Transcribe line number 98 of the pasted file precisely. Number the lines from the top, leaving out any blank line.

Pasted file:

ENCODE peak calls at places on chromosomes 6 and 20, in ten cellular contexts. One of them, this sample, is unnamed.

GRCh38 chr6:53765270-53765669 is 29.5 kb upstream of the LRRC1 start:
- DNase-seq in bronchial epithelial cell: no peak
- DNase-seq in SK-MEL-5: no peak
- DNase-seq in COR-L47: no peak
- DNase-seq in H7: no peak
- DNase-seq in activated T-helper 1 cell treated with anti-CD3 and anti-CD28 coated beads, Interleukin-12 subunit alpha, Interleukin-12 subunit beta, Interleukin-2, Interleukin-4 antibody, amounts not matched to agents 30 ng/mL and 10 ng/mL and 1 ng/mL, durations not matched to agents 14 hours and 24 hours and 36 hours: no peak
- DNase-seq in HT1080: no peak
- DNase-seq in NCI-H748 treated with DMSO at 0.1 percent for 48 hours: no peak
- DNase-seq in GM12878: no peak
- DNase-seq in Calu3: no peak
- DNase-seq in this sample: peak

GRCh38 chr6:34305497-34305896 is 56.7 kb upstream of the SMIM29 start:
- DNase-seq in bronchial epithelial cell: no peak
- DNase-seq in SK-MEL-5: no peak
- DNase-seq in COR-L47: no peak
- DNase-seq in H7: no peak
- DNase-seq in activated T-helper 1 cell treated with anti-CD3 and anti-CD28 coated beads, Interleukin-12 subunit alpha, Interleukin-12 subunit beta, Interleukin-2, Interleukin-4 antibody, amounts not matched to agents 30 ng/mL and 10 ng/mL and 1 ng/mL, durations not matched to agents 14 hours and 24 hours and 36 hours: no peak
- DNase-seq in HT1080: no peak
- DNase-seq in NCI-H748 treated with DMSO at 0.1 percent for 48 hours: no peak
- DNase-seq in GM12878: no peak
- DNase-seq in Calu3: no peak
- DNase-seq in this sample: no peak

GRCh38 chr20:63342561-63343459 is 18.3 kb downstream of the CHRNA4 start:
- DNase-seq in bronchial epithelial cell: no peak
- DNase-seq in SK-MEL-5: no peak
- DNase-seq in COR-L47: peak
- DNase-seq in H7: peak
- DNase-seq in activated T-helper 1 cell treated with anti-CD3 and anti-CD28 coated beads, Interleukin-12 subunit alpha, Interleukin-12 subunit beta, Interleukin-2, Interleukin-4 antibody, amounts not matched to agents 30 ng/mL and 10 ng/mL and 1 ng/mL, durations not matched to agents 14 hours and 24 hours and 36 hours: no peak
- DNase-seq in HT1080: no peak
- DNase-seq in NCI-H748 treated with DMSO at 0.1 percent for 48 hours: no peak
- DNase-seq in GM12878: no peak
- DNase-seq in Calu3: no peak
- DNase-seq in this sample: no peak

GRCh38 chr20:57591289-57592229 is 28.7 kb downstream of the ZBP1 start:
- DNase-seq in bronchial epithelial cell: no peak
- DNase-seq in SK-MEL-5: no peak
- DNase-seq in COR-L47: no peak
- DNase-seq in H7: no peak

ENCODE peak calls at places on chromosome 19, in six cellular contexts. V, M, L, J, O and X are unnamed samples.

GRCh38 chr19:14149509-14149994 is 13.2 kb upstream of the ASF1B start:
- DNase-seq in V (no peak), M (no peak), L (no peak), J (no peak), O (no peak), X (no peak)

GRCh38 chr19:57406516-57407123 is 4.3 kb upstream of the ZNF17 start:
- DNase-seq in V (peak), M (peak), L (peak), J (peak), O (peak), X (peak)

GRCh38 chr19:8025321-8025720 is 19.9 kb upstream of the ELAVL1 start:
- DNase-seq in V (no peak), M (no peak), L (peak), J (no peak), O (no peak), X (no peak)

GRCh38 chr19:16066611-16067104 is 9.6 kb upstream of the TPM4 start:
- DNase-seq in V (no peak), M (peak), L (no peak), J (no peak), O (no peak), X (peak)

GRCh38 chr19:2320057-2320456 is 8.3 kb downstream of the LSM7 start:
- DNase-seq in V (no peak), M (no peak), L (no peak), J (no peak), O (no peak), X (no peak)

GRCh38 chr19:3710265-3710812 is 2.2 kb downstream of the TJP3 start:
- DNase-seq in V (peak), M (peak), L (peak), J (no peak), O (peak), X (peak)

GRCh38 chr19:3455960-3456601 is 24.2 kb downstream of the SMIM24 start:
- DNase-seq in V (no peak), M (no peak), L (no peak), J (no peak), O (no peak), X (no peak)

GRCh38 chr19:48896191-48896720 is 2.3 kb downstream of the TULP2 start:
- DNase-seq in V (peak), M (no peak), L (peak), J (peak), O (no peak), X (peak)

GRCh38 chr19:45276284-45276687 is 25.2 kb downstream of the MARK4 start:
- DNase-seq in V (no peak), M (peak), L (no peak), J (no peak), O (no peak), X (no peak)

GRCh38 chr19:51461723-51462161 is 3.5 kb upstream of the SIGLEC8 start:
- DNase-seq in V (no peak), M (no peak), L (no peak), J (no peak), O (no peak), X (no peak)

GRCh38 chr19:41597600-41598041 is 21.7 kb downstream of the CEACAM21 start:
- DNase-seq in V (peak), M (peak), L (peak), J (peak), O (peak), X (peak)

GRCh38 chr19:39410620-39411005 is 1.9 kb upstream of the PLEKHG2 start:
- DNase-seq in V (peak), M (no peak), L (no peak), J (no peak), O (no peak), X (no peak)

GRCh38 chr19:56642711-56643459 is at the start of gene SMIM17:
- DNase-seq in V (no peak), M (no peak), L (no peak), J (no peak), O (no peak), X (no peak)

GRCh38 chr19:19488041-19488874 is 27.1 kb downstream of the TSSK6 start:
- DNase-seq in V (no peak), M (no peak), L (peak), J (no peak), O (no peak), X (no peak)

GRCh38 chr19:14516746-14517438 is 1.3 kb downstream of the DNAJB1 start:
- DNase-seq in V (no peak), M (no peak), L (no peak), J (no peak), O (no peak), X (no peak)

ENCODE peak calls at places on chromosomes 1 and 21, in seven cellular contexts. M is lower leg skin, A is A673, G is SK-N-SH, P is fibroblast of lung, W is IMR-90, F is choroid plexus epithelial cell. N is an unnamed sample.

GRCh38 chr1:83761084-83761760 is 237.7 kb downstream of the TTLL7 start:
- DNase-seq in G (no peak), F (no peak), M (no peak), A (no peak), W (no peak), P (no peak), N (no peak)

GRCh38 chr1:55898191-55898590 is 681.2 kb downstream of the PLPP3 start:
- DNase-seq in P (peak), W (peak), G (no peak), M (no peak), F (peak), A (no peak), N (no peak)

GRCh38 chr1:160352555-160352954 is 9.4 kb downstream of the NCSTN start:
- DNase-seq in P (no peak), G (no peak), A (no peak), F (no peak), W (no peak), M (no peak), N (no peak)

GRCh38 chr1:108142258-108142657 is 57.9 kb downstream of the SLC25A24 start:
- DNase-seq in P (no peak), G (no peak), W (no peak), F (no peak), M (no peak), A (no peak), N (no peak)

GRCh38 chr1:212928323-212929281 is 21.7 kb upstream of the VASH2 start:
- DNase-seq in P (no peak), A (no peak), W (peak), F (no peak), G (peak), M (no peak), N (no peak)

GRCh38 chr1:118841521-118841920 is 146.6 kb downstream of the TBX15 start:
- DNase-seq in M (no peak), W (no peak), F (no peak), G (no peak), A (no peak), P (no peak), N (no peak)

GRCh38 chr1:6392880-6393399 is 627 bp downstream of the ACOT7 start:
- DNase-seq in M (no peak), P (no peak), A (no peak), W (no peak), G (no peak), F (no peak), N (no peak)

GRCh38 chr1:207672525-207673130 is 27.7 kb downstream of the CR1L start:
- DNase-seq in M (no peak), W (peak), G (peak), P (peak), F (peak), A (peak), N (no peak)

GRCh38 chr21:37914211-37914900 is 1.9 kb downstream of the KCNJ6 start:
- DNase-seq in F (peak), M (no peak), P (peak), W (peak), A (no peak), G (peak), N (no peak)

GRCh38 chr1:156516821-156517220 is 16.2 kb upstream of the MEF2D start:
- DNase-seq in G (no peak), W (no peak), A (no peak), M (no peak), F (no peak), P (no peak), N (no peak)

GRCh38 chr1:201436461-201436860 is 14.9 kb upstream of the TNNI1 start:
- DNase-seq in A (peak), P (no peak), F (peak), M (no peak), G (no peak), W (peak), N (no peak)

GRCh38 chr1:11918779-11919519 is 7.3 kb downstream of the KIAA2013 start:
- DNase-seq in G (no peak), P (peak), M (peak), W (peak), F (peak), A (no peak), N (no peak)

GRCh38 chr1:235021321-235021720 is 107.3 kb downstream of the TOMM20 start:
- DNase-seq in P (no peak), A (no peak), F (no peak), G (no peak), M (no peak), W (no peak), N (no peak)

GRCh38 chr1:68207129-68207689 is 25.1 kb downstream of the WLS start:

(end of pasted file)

GRCh38 chr1:68207129-68207689 is 25.1 kb downstream of the WLS start: